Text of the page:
73  ".pdf": "application/pdf",
74  ".pgp": "application/pgp-encrypted",
75  ".asc": "application/pgp-signature",
76  ".sig": "application/pgp-signature",
77  ".ai": "application/postscript",
78  ".eps": "application/postscript",
79  ".ps": "application/postscript",
80  ".rdf": "application/rdf+xml",
81  ".rss": "application/rss+xml",
82  ".rtf": "application/rtf",
83  ".apk": "application/vnd.android.package-archive",
84  ".key": "application/vnd.apple.keynote",
85  ".numbers": "application/vnd.apple.keynote",
86  ".pages": "application/vnd.apple.pages",
87  ".geo": "application/vnd.dynageo",
88  ".gdoc": "application/vnd.google-apps.document",
89  ".gslides": "application/vnd.google-apps.presentation",
90  ".gsheet": "application/vnd.google-apps.spreadsheet",
91  ".kml": "application/vnd.google-earth.kml+xml",
92  ".mkz": "application/vnd.google-earth.kmz",
93  ".icc": "application/vnd.iccprofile",
94  ".icm": "application/vnd.iccprofile",
95  ".xls": "application/vnd.ms-excel",
96  ".xlsx": "application/vnd.openxmlformats-officedocument.spreadsheetml.sheet",
97  ".xlm": "application/vnd.ms-excel",
98  ".ppt": "application/vnd.ms-powerpoint",
99  ".pot": "application/vnd.ms-powerpoint",
100  ".pptx": "application/vnd.openxmlformats-officedocument.presentationml.presentation",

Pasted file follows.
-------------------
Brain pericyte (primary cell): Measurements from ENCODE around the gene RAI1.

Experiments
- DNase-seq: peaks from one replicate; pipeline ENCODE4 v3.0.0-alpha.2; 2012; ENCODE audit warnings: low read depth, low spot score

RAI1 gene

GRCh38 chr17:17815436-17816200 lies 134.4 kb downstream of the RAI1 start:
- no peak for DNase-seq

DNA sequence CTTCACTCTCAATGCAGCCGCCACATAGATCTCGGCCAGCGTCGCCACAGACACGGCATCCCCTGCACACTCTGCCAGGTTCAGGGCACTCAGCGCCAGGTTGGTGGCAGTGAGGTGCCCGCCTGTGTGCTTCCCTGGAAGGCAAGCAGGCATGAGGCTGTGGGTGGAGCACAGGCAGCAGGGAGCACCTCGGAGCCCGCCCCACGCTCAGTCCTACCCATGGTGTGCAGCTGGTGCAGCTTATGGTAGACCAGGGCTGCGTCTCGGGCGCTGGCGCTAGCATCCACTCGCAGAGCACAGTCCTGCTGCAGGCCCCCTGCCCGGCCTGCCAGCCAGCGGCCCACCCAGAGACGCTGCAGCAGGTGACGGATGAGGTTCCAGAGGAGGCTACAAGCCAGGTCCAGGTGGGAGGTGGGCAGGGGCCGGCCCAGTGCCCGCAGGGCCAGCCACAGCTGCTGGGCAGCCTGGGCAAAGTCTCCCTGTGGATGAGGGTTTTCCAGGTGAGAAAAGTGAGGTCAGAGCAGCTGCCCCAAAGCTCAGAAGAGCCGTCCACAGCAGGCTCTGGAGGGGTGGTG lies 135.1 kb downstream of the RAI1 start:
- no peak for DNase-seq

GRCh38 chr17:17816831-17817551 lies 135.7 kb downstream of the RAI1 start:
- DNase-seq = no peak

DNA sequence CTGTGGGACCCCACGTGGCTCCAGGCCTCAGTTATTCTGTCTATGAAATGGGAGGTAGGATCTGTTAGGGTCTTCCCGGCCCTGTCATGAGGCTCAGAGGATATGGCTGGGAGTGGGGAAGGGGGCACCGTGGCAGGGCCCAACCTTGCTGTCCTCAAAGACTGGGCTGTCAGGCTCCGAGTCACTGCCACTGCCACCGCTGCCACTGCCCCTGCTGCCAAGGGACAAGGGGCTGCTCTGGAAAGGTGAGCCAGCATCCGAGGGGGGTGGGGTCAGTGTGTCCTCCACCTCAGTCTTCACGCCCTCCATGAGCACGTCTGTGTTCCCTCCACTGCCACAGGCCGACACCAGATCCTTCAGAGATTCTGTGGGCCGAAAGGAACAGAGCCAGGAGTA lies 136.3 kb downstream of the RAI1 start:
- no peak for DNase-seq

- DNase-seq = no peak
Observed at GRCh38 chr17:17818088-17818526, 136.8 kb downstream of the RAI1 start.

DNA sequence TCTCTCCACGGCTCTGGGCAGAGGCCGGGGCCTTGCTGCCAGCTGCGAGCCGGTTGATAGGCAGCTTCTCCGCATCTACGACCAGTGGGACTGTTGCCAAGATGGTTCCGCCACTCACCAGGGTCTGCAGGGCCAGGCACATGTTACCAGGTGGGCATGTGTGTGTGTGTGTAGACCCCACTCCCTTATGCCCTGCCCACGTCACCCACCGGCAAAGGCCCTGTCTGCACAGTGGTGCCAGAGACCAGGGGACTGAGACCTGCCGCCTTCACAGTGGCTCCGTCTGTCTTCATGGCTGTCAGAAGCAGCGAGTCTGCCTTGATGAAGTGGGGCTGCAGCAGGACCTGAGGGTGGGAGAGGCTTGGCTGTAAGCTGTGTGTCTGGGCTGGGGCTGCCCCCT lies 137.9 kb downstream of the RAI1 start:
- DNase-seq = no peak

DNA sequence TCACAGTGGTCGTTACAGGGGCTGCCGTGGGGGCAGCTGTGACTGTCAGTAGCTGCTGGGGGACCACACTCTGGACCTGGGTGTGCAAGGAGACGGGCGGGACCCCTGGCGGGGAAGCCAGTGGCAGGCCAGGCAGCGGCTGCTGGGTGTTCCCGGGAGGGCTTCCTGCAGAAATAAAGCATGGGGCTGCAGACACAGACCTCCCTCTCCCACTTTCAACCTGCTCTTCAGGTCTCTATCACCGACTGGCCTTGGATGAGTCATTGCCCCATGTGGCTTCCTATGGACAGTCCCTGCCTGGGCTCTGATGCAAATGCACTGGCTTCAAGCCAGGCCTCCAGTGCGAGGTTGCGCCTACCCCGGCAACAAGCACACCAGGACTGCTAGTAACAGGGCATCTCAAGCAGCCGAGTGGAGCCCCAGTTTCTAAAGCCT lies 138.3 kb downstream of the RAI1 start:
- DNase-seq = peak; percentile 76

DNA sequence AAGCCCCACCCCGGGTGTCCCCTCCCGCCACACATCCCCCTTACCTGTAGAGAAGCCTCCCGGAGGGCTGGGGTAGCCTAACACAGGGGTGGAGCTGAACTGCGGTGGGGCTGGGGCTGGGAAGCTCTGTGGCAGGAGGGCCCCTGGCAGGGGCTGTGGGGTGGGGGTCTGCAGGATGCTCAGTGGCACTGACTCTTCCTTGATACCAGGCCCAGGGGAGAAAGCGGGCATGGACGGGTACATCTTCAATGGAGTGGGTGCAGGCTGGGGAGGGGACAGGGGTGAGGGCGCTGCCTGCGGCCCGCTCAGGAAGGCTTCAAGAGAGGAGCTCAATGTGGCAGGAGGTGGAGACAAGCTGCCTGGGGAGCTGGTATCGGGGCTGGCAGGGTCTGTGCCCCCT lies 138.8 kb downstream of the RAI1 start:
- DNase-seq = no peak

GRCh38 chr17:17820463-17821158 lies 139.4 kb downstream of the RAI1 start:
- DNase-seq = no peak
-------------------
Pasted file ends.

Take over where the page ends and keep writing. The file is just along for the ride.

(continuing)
101  ".potx": "application/vnd.openxmlformats-officedocument.presentationml.template",
102  ".xps": "application/vnd.ms-xpsdocument",
103  ".odc": "application/vnd.oasis.opendocument.chart",
104  ".odb": "application/vnd.oasis.opendocument.database",
105  ".odf": "application/vnd.oasis.opendocument.formula",
106  ".odg": "application/vnd.oasis.opendocument.graphics",
107  ".odp": "application/vnd.oasis.opendocument.presentation",
108  ".ods": "application/vnd.oasis.opendocument.spreadsheet",
109  ".odt": "application/vnd.oasis.opendocument.text",
110  ".rar": "application/vnd.rar",
111  ".unityweb": "application/vnd.unity",
112  ".dmg": "application/x-apple-diskimage",
113  ".bz": "application/x-bzip",
114  ".crx": "application/x-chrome-extension",
115  ".deb": "application/x-debian-package",
116  ".php": "application/x-httpd-php",
117  ".iso": "application/x-iso9660-image",
118  ".sh": "application/x-sh",
119  ".sql": "application/x-sql",